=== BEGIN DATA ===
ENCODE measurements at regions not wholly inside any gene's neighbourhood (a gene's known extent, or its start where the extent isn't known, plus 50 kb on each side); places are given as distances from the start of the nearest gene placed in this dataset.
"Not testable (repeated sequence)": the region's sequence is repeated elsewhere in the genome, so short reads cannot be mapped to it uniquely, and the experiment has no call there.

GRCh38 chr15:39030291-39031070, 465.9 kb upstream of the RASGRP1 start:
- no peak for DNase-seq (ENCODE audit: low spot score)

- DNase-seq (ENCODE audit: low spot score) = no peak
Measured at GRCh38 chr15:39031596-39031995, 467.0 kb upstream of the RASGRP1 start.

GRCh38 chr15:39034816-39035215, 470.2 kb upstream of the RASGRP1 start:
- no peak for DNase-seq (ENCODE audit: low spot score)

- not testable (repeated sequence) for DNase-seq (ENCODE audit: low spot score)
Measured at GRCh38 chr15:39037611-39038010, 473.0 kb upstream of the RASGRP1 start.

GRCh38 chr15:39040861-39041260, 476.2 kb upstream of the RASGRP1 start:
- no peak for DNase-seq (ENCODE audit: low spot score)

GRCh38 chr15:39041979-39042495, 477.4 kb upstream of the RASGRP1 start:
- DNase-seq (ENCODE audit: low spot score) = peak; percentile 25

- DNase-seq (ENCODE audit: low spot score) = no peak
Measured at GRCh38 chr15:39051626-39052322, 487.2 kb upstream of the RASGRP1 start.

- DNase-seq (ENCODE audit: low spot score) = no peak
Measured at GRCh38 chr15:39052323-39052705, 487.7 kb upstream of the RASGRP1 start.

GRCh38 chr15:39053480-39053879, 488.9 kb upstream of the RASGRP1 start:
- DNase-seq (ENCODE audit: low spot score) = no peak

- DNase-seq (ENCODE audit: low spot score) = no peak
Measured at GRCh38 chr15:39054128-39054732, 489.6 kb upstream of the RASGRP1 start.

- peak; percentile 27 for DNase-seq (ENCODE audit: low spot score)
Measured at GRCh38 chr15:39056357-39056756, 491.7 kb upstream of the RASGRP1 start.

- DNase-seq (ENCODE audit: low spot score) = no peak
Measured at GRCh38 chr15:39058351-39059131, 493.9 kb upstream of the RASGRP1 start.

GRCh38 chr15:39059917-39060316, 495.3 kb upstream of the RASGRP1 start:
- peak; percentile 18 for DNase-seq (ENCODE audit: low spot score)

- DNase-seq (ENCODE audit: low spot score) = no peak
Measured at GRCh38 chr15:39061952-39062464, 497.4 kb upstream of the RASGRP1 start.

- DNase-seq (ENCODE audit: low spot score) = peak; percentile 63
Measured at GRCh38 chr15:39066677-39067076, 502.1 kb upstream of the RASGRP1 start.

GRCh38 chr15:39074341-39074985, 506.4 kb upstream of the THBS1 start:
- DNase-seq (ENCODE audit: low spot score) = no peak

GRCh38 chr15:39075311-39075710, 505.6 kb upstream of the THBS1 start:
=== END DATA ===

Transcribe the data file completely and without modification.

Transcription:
ENCODE measurements at regions not wholly inside any gene's neighbourhood (a gene's known extent, or its start where the extent isn't known, plus 50 kb on each side); places are given as distances from the start of the nearest gene placed in this dataset.
"Not testable (repeated sequence)": the region's sequence is repeated elsewhere in the genome, so short reads cannot be mapped to it uniquely, and the experiment has no call there.

GRCh38 chr15:39030291-39031070, 465.9 kb upstream of the RASGRP1 start:
- no peak for DNase-seq (ENCODE audit: low spot score)

- DNase-seq (ENCODE audit: low spot score) = no peak
Measured at GRCh38 chr15:39031596-39031995, 467.0 kb upstream of the RASGRP1 start.

GRCh38 chr15:39034816-39035215, 470.2 kb upstream of the RASGRP1 start:
- no peak for DNase-seq (ENCODE audit: low spot score)

- not testable (repeated sequence) for DNase-seq (ENCODE audit: low spot score)
Measured at GRCh38 chr15:39037611-39038010, 473.0 kb upstream of the RASGRP1 start.

GRCh38 chr15:39040861-39041260, 476.2 kb upstream of the RASGRP1 start:
- no peak for DNase-seq (ENCODE audit: low spot score)

GRCh38 chr15:39041979-39042495, 477.4 kb upstream of the RASGRP1 start:
- DNase-seq (ENCODE audit: low spot score) = peak; percentile 25

- DNase-seq (ENCODE audit: low spot score) = no peak
Measured at GRCh38 chr15:39051626-39052322, 487.2 kb upstream of the RASGRP1 start.

- DNase-seq (ENCODE audit: low spot score) = no peak
Measured at GRCh38 chr15:39052323-39052705, 487.7 kb upstream of the RASGRP1 start.

GRCh38 chr15:39053480-39053879, 488.9 kb upstream of the RASGRP1 start:
- DNase-seq (ENCODE audit: low spot score) = no peak

- DNase-seq (ENCODE audit: low spot score) = no peak
Measured at GRCh38 chr15:39054128-39054732, 489.6 kb upstream of the RASGRP1 start.

- peak; percentile 27 for DNase-seq (ENCODE audit: low spot score)
Measured at GRCh38 chr15:39056357-39056756, 491.7 kb upstream of the RASGRP1 start.

- DNase-seq (ENCODE audit: low spot score) = no peak
Measured at GRCh38 chr15:39058351-39059131, 493.9 kb upstream of the RASGRP1 start.

GRCh38 chr15:39059917-39060316, 495.3 kb upstream of the RASGRP1 start:
- peak; percentile 18 for DNase-seq (ENCODE audit: low spot score)

- DNase-seq (ENCODE audit: low spot score) = no peak
Measured at GRCh38 chr15:39061952-39062464, 497.4 kb upstream of the RASGRP1 start.

- DNase-seq (ENCODE audit: low spot score) = peak; percentile 63
Measured at GRCh38 chr15:39066677-39067076, 502.1 kb upstream of the RASGRP1 start.

GRCh38 chr15:39074341-39074985, 506.4 kb upstream of the THBS1 start:
- DNase-seq (ENCODE audit: low spot score) = no peak

GRCh38 chr15:39075311-39075710, 505.6 kb upstream of the THBS1 start: